Tents or temporary pods remain positioned metres from blackened rubble in Tilden Park, one of the hardest hit estates from the blaze, which tore through almost 11,000ha of the Perth Hills after ignition on February 1
Many residents face red-tape delays from insurance payouts due to assessment lags and rebuild setbacks through a long demolition and rubble-clearing waitlist.
Beyond the property clearing, WA’s building industry backlog adds unease on the road to recovery.
For the uninsured or underinsured, many have been left questioning when and if further government relief will arrive.
So far, $6 million of the $16.4m in donations through the Lord Mayor’s Distress Relief Fund remains out of victims’ hands.
The City of Perth this week confirmed $10.1m had so far been paid, of which $5.4m was provided to residents in the past week.
For people with partial damage it had been a longer wait for relief, with a $10,000 grant issued to 62 people at the 11-week mark.
It took three months for the first bushfire-affected property to be fully cleared — as of May 14 only 13 had been fully completed.
A further six properties have undergone demolition work and are awaiting removal of asbestos containing materials.
Residents with partial damage of a secondary structure, such as a shed or stable, may have to wait to
July to be cleared. Tilden Park resident Jo Murphy experienced more than $400,000 damage at her Gidgegannup property and spent at least $30,000 on a credit card just to make her home liveable.
She said the Lord Mayor’s $10,000 grant last week didn’t come soon enough and unless the delay was a plan to acquire more in interest — it didn’t make sense.
“Move faster. Most of us just want to get on with our lives. A bushfire inquiry would be a good idea because I think what comes out of that will be invaluable,” she said.
Wanting to move on and remove the daily mental triggers the couple held a “demolish party” — getting friends to help rather than waiting for government teams to reach them in July.
Gidgegannup couple Jan Pittman and Dave Reid only received the $10,000 grant after 11 weeks of clean-up.
While Ms Pittman was grateful for the support, the couple have demanded an inquiry into the fire.
Ms Pittman has also done her own fundraising for people hard hit as a member of the Watercolour Society of WA and the Botanical Art Society of Australia.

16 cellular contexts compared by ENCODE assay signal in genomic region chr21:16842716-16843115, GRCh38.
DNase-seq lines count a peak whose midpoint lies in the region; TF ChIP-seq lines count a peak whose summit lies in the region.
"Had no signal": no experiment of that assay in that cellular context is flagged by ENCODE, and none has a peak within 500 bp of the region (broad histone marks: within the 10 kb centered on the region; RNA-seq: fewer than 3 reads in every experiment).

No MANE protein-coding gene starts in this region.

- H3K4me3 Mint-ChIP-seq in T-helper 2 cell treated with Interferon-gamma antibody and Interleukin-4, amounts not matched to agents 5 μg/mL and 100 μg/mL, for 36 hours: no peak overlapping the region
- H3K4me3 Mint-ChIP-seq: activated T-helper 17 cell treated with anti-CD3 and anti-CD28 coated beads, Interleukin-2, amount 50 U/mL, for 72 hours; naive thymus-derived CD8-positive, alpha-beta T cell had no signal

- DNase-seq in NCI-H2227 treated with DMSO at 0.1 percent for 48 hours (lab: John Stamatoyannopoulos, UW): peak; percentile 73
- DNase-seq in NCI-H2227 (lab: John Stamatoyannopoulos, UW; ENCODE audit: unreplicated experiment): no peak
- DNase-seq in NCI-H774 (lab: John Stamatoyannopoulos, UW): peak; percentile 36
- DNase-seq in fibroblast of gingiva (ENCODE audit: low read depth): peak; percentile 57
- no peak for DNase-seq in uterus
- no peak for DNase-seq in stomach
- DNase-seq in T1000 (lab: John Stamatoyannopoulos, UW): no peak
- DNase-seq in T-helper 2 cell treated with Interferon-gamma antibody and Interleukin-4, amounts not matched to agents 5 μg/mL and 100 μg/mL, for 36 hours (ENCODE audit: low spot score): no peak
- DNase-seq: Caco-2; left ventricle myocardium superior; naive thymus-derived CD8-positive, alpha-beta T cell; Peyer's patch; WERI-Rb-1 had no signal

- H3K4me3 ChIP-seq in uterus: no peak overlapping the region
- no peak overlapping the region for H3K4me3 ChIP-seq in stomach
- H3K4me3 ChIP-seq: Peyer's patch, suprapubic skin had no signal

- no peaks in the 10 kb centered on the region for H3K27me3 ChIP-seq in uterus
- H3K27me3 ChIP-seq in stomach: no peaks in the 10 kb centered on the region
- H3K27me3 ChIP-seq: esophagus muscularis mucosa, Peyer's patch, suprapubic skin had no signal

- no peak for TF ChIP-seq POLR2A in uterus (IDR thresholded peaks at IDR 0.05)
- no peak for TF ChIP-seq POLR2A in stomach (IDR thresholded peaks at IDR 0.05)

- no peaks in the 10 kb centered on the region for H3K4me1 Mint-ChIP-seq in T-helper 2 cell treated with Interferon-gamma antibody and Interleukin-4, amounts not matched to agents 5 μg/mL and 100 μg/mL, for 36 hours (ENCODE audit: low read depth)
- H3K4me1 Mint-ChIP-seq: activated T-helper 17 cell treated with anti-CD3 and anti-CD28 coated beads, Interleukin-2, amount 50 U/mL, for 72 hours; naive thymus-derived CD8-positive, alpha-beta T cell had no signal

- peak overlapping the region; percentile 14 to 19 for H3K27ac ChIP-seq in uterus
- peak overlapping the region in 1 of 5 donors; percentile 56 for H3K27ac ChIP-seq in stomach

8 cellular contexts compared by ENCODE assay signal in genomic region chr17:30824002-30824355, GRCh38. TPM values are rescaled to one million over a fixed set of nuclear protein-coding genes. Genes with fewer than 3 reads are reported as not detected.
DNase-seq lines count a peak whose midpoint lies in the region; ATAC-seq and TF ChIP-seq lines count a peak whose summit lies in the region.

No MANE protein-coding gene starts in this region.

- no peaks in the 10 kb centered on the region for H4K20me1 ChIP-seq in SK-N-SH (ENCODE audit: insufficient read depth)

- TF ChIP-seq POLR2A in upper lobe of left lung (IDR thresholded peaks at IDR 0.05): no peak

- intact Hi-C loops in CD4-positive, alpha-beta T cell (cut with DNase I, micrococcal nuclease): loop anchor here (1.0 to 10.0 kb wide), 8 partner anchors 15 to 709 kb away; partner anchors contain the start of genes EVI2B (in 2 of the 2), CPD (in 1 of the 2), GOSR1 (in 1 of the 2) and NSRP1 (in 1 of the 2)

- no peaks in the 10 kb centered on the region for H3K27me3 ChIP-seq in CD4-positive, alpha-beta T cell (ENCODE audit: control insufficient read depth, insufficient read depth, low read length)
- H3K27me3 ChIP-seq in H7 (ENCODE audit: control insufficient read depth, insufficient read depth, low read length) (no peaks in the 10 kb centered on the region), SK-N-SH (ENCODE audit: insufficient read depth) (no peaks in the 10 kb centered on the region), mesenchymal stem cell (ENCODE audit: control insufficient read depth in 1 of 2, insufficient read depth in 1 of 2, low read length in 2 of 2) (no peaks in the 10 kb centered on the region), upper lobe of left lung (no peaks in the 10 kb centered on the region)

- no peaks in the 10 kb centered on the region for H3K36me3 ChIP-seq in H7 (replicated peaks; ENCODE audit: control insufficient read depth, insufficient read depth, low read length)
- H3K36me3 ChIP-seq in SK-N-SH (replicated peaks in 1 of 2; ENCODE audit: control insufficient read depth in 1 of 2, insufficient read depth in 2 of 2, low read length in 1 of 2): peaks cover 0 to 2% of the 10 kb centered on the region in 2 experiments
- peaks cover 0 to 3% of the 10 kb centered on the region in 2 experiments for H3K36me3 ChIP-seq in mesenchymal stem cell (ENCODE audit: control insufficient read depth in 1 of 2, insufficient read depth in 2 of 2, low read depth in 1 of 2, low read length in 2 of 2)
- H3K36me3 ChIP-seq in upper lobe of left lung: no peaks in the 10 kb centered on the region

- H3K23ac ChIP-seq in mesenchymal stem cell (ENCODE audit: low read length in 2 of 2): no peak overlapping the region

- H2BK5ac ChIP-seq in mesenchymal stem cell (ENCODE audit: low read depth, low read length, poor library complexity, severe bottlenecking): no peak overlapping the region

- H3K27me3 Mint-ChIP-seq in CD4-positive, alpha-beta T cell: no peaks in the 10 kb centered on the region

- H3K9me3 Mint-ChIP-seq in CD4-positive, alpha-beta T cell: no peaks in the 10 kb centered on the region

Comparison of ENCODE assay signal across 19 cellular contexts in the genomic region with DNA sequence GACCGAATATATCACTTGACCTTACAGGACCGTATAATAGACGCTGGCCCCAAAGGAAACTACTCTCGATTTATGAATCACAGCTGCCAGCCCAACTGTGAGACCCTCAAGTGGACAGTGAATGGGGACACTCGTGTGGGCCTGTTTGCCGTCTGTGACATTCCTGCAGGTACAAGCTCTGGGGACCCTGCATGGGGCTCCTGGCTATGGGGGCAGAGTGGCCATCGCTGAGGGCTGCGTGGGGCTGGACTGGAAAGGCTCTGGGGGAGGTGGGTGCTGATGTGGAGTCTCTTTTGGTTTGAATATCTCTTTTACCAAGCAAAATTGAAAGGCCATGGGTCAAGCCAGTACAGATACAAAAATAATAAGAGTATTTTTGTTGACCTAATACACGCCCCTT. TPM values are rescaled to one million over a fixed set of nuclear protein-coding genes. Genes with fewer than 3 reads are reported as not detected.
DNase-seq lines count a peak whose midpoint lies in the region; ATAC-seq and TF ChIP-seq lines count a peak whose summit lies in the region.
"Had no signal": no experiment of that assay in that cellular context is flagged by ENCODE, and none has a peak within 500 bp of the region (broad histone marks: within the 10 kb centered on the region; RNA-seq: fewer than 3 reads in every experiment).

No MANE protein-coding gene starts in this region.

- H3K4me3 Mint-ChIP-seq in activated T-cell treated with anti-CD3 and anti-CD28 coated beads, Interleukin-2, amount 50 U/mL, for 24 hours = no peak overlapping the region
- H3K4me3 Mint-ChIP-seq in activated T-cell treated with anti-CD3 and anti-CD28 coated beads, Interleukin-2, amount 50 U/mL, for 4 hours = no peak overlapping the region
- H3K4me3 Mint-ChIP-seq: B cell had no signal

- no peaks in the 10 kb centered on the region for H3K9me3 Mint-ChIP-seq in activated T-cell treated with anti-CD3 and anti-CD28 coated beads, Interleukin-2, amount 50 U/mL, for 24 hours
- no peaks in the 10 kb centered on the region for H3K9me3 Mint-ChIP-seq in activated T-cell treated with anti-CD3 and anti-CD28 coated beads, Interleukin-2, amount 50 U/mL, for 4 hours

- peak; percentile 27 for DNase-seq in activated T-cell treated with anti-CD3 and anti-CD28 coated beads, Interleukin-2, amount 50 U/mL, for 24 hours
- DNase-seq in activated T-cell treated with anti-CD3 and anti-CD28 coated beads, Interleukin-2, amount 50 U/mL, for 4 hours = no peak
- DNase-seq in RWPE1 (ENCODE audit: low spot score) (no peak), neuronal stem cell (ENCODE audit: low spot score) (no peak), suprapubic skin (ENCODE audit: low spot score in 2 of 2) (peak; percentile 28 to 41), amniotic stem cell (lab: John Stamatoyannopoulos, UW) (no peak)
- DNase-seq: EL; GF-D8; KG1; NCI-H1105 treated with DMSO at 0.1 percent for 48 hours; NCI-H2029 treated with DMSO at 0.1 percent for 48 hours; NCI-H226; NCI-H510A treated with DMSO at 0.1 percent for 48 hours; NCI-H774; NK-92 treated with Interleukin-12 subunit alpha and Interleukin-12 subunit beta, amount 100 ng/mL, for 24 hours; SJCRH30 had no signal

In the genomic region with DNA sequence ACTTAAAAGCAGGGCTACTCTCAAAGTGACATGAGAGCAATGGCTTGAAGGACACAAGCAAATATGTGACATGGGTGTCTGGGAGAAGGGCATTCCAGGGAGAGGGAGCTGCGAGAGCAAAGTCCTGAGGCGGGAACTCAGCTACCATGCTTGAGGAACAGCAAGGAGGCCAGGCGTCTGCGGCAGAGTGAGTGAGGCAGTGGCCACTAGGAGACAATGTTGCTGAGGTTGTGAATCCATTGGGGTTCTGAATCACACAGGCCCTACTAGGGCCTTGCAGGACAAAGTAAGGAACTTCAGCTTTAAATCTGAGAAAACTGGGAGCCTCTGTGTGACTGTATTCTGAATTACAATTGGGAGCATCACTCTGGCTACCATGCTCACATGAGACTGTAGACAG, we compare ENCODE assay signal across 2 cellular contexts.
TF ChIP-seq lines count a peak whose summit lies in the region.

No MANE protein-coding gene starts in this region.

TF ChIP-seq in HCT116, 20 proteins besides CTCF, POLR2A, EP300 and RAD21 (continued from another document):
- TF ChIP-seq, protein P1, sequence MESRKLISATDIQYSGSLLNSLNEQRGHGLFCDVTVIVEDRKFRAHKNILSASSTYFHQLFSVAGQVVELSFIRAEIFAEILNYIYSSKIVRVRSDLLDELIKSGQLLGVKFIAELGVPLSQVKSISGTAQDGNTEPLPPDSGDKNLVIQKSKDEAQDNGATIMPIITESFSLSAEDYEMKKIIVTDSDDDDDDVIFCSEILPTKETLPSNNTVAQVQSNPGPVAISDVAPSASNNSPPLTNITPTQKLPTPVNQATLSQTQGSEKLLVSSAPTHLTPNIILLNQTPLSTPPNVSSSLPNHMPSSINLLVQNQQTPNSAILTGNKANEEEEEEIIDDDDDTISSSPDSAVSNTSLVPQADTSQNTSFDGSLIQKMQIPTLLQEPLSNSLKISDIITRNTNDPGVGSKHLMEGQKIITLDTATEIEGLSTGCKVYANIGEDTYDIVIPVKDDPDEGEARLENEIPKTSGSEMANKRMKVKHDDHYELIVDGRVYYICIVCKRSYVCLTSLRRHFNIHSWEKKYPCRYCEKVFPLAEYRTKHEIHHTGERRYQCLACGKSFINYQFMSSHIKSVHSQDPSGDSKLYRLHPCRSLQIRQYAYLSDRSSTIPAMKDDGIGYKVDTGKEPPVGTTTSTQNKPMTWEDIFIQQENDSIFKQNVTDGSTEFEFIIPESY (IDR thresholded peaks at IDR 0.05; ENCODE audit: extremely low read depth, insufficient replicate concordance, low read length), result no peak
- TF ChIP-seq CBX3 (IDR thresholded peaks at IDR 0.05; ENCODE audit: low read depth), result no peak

Like many during the height of the inferno, Mr Reid holds particular concern about the treatment of residents at roadblocks.
The couple who have both served in fire brigades — Ms Pittman 15 years and Mr Reid five — had battled throughout the night to save their Reen Road home and earthmoving business and said the bushfire had left a lasting toll on them.
“It was really scary. I couldn’t sleep. I couldn’t eat. I’ve lost 10kg,” Ms Pittman said.
Mr Reid said being unable to travel to and from his property to get fuel and equipment still angered him.
“That was more stressful than a fire. It was like being put in prison when you’re innocent,” he said.
Among sheds and equipment, Mr Reid’s retirement dream caravan that he had been working on for the past 20 years was gutted.
Planning to venture to the Goldfields for expeditions, he had only registered the vehicles late last year but said clearly life had other plans for him.
Gidgegannup Recreation Club volunteer leader Sharon Pegrum said residents were still living with the bare minimum and expected to remain that way for the next two years.
“The house debris is not even cleared. We’re talking 86 houses that need to be rebuilt. I would like to see (Lord Mayor funds) go to families. At the end of the day, if families had that money, we wouldn’t need to be here,” Ms Pegrum said.
“The risk is now that people forget. They go ‘oh the bushfire was ages ago, people don’t need any more help’.”
Becoming the support hub during recovery, the club helped more than 100 families with support networks across Australia.
Ms Pegrum’s work has included helping affected families access Minderoo Foundation recovery pods, of which all are expected to have arrived and be fitted soon.
“There’s going to be about 40 in total and I think 18 have hit the ground,” she said.
Ms Pegrum said she hadn’t heard of a single resident determined to pack up and move on from the area.
Other residents have been satisfied with their level of support, including Aleg and Elanie Novak, who lost their home but said they were “very grateful for all donations made”.
Gidgegannup Progress Association chair Sally Block said the area needed futureproofing for the drier summers climate change was bringing.
“I feel like they need an inquiry while it’s fresh in people’s minds. All levels of government are going to have to look at disaster proofing. It’s going to happen again,” she said, admitting she’s already written to State and Federal members for immediate action.
Ms Block said no authority involved in the bushfire couldn’t say a catastrophic bushfire wasn’t possible in the area.
Climate Council acting head of research Simon Bradshaw told The West Australian that the State had recorded its second warmest year on record in 2020 — behind 2019 — leading to drier conditions entering the summer.
“These hot and dry conditions set parts of WA up for a difficult bushfire season, similar to the events that unfolded on Australia’s east coast in summer 20192020,” Dr Bradshaw said.
“With worsening hot and dry conditions threatening agriculture, and extreme heatwaves and worsening bushfire smoke posing a health risk to communities.”
DFES and WA Police arson investigators still haven’t established the cause of the fire — only its ignition point near Werribee Road in Wooroloo.